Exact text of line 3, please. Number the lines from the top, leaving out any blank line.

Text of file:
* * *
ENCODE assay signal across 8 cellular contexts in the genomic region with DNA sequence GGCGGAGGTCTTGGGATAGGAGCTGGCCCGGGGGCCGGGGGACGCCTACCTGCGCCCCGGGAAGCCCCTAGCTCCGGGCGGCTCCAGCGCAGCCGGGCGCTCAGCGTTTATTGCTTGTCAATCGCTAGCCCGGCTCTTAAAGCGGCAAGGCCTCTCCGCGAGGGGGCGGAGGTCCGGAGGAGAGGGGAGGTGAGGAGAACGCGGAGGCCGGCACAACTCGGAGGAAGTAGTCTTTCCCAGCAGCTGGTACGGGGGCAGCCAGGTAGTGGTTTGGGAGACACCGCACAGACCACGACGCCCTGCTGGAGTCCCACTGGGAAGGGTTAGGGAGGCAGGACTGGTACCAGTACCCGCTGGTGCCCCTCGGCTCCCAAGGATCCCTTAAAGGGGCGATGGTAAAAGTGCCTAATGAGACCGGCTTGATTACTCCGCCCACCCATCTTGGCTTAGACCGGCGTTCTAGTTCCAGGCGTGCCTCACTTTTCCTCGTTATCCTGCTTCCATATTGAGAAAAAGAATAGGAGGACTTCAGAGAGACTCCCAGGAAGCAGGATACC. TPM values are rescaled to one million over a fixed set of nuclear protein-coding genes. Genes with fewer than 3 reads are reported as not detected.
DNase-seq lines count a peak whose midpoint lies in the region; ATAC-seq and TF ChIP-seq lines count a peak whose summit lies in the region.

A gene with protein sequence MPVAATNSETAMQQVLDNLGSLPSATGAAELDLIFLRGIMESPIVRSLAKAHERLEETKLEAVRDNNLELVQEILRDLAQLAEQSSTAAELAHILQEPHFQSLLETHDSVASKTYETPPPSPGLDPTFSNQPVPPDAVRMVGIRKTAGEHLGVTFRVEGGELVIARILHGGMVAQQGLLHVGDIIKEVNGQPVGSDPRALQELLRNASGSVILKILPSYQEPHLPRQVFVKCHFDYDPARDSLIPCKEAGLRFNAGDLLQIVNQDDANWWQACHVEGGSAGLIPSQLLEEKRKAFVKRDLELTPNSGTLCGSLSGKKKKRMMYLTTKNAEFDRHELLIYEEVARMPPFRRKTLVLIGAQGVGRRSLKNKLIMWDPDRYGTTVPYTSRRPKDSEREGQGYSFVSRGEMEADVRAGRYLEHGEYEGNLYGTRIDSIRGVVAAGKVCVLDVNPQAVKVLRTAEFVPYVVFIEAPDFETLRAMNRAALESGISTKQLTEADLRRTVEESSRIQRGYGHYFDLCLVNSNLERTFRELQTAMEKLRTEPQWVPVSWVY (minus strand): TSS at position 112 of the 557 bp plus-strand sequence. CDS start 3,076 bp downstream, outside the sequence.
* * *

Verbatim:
A gene with protein sequence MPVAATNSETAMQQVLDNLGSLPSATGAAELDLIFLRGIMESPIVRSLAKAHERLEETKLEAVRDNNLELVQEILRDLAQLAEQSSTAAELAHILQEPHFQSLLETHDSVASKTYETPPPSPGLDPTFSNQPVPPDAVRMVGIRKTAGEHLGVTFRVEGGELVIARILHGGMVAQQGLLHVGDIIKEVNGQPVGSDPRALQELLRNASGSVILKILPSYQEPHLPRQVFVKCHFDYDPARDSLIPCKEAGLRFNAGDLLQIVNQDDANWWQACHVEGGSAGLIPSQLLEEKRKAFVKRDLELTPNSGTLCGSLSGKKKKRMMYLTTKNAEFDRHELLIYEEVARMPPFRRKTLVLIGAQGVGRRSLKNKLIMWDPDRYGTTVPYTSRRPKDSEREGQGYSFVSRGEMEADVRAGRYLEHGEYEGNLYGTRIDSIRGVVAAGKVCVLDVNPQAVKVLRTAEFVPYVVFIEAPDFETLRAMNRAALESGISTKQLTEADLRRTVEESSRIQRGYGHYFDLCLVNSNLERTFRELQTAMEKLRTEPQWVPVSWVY (minus strand): TSS at position 112 of the 557 bp plus-strand sequence. CDS start 3,076 bp downstream, outside the sequence.